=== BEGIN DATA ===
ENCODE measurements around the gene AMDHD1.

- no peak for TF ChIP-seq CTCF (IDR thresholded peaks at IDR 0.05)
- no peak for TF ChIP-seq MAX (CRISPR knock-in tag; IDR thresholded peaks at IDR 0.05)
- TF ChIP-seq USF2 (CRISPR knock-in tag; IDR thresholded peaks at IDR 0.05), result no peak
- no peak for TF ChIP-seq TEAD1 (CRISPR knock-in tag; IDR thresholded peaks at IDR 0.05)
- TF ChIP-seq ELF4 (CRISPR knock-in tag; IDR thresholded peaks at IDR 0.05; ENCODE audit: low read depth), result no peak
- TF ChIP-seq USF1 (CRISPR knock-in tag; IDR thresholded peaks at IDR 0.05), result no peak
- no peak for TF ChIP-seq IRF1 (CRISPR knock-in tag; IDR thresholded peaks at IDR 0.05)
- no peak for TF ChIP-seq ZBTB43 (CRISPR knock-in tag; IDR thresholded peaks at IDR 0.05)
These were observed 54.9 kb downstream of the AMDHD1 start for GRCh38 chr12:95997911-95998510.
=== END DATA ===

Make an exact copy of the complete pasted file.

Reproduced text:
ENCODE measurements around the gene AMDHD1.

- no peak for TF ChIP-seq CTCF (IDR thresholded peaks at IDR 0.05)
- no peak for TF ChIP-seq MAX (CRISPR knock-in tag; IDR thresholded peaks at IDR 0.05)
- TF ChIP-seq USF2 (CRISPR knock-in tag; IDR thresholded peaks at IDR 0.05), result no peak
- no peak for TF ChIP-seq TEAD1 (CRISPR knock-in tag; IDR thresholded peaks at IDR 0.05)
- TF ChIP-seq ELF4 (CRISPR knock-in tag; IDR thresholded peaks at IDR 0.05; ENCODE audit: low read depth), result no peak
- TF ChIP-seq USF1 (CRISPR knock-in tag; IDR thresholded peaks at IDR 0.05), result no peak
- no peak for TF ChIP-seq IRF1 (CRISPR knock-in tag; IDR thresholded peaks at IDR 0.05)
- no peak for TF ChIP-seq ZBTB43 (CRISPR knock-in tag; IDR thresholded peaks at IDR 0.05)
These were observed 54.9 kb downstream of the AMDHD1 start for GRCh38 chr12:95997911-95998510.